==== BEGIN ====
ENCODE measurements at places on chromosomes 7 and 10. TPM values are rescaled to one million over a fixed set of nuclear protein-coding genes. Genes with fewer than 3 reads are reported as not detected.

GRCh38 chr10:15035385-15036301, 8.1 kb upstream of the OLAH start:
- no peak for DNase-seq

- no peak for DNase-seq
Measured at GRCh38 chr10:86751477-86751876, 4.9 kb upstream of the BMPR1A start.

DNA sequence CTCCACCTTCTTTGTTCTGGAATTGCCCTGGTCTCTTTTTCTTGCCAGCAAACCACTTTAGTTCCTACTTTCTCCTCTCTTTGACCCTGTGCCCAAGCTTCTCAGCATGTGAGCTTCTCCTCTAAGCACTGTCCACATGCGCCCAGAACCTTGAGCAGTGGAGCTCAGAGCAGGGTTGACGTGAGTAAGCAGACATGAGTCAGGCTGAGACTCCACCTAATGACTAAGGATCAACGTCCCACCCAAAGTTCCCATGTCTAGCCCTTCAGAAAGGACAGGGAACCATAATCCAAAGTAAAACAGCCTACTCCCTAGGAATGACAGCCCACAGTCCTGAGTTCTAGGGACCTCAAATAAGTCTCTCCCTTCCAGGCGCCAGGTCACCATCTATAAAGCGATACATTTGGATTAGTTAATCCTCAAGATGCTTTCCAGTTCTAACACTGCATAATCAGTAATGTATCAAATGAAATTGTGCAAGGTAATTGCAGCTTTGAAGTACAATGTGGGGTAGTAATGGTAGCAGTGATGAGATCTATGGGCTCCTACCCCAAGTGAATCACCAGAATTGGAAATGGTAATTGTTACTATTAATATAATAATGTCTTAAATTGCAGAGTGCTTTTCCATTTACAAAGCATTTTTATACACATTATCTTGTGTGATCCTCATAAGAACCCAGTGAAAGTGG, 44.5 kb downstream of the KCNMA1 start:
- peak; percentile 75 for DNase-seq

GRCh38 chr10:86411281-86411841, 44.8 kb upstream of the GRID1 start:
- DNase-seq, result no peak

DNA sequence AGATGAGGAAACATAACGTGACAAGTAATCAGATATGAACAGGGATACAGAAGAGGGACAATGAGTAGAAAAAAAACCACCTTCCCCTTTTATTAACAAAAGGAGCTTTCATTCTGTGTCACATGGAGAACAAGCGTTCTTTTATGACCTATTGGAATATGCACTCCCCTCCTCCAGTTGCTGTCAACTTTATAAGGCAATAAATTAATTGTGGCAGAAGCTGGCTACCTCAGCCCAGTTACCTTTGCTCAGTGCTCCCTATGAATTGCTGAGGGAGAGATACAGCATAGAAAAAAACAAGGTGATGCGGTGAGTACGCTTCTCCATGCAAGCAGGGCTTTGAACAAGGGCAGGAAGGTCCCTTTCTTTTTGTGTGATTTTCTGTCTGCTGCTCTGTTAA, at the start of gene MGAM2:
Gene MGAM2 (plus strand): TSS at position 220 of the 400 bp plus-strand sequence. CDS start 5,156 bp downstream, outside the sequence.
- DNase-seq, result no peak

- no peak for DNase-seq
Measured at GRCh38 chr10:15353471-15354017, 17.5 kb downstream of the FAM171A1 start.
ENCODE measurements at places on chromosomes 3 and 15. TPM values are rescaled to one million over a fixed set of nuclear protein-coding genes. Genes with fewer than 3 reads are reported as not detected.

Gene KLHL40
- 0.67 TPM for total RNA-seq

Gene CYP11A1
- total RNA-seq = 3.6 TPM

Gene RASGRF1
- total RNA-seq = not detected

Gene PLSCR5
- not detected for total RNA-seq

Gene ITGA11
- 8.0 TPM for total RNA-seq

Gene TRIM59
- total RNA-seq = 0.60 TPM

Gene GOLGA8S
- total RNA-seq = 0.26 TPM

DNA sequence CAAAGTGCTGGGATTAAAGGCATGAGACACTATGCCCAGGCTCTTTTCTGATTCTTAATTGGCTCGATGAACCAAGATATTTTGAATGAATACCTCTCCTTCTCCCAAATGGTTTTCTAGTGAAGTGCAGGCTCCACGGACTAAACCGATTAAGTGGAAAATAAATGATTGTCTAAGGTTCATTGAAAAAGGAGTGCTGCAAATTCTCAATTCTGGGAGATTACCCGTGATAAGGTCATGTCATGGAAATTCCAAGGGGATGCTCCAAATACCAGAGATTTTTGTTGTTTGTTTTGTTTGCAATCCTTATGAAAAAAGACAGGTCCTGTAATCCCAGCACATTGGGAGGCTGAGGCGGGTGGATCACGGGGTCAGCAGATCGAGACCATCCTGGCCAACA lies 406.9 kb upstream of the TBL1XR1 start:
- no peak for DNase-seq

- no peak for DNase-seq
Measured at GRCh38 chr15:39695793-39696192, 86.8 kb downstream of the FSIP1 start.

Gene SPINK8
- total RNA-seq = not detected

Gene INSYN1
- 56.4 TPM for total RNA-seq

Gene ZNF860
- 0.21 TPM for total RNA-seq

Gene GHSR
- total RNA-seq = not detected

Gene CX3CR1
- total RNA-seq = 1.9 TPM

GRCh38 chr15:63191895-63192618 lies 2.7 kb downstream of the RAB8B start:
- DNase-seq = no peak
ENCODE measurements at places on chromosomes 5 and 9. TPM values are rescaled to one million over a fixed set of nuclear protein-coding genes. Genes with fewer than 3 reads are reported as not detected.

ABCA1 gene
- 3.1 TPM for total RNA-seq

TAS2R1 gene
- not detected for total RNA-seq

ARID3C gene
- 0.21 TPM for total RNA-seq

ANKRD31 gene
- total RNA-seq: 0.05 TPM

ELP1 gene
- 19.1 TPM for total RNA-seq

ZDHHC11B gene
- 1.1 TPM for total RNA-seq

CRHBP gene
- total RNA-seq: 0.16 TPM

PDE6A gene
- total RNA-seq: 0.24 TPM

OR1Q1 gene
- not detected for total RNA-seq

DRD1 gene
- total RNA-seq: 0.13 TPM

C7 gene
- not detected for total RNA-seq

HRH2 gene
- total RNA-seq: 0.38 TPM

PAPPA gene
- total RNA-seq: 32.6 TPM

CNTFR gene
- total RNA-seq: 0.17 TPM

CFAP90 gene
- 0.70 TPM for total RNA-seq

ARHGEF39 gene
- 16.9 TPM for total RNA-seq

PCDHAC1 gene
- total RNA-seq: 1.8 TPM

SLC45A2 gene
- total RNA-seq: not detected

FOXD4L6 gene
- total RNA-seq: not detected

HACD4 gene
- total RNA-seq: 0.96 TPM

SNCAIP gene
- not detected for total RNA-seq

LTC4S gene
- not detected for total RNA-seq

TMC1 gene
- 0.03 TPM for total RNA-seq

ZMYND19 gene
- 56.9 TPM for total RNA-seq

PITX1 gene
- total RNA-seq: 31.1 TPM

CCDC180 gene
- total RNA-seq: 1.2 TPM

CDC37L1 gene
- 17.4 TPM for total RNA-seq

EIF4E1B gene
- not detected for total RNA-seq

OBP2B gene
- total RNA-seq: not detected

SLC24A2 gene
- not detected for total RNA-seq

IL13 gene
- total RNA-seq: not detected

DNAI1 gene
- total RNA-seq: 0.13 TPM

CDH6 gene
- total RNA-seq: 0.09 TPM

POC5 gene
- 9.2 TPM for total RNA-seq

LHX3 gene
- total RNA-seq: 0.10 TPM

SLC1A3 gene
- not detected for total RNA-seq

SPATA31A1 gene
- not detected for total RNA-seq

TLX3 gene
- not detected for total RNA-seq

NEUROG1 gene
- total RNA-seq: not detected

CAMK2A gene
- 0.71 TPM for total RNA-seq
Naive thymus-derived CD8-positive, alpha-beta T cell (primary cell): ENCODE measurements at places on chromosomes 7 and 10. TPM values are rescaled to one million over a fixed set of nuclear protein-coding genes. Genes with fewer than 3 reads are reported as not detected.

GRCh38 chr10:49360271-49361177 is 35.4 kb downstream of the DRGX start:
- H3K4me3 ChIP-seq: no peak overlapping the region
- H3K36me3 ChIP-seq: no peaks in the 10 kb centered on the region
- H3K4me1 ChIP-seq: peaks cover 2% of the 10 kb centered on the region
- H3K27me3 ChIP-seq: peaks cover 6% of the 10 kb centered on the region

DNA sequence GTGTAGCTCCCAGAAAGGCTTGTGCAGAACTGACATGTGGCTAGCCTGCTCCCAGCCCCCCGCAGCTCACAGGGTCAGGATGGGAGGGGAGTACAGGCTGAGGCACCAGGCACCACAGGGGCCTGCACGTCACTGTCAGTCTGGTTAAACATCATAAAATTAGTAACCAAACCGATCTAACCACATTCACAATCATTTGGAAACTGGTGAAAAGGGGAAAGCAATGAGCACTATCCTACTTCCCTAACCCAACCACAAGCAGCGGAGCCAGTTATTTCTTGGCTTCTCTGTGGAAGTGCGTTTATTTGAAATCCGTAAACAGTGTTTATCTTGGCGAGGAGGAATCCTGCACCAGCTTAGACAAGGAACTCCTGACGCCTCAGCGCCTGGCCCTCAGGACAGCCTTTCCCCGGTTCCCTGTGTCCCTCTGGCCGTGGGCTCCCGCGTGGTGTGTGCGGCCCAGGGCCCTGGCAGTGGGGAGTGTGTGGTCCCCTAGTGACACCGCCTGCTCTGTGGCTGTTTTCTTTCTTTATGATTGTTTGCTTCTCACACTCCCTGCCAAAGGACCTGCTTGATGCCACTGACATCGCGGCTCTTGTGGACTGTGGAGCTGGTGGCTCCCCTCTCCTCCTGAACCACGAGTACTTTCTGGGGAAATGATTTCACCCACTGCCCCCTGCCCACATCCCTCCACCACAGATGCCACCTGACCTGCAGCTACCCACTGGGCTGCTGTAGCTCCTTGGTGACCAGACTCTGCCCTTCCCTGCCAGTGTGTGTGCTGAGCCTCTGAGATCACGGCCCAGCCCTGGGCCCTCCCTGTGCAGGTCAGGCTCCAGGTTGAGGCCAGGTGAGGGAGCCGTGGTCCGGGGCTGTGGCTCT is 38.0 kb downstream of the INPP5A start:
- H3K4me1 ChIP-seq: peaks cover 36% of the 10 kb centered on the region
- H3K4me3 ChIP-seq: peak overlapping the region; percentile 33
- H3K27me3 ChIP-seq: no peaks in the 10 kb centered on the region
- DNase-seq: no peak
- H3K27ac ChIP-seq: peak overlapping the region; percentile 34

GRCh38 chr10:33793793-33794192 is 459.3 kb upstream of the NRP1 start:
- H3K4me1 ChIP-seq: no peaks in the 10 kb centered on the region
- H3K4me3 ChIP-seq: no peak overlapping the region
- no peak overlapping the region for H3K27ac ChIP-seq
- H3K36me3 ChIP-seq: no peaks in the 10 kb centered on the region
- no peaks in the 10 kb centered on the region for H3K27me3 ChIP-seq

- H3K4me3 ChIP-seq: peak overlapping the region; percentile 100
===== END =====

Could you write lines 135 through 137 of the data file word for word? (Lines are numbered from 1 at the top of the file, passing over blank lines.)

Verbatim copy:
- H3K4me3 ChIP-seq: peak overlapping the region; percentile 33
- H3K27me3 ChIP-seq: no peaks in the 10 kb centered on the region
- DNase-seq: no peak